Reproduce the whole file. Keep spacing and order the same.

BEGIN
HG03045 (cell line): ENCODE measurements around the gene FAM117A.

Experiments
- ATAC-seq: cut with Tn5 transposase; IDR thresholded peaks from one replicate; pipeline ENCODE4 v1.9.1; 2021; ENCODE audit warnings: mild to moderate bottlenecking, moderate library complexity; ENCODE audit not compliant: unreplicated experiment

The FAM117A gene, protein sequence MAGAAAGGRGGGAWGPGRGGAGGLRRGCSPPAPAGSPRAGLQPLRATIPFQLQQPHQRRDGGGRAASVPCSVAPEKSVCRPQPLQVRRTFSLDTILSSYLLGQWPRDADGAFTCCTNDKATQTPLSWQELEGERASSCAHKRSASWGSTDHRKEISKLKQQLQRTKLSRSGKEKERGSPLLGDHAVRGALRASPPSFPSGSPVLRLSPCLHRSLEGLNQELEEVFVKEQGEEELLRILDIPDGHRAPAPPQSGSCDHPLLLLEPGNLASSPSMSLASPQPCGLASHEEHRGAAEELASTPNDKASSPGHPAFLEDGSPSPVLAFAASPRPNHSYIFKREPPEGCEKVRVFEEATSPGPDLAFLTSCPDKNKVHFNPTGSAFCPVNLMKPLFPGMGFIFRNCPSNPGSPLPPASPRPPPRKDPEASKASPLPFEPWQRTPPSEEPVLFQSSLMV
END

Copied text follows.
HG03045 (cell line): ENCODE measurements around the gene FAM117A.

Experiments
- ATAC-seq: cut with Tn5 transposase; IDR thresholded peaks from one replicate; pipeline ENCODE4 v1.9.1; 2021; ENCODE audit warnings: mild to moderate bottlenecking, moderate library complexity; ENCODE audit not compliant: unreplicated experiment

The FAM117A gene, protein sequence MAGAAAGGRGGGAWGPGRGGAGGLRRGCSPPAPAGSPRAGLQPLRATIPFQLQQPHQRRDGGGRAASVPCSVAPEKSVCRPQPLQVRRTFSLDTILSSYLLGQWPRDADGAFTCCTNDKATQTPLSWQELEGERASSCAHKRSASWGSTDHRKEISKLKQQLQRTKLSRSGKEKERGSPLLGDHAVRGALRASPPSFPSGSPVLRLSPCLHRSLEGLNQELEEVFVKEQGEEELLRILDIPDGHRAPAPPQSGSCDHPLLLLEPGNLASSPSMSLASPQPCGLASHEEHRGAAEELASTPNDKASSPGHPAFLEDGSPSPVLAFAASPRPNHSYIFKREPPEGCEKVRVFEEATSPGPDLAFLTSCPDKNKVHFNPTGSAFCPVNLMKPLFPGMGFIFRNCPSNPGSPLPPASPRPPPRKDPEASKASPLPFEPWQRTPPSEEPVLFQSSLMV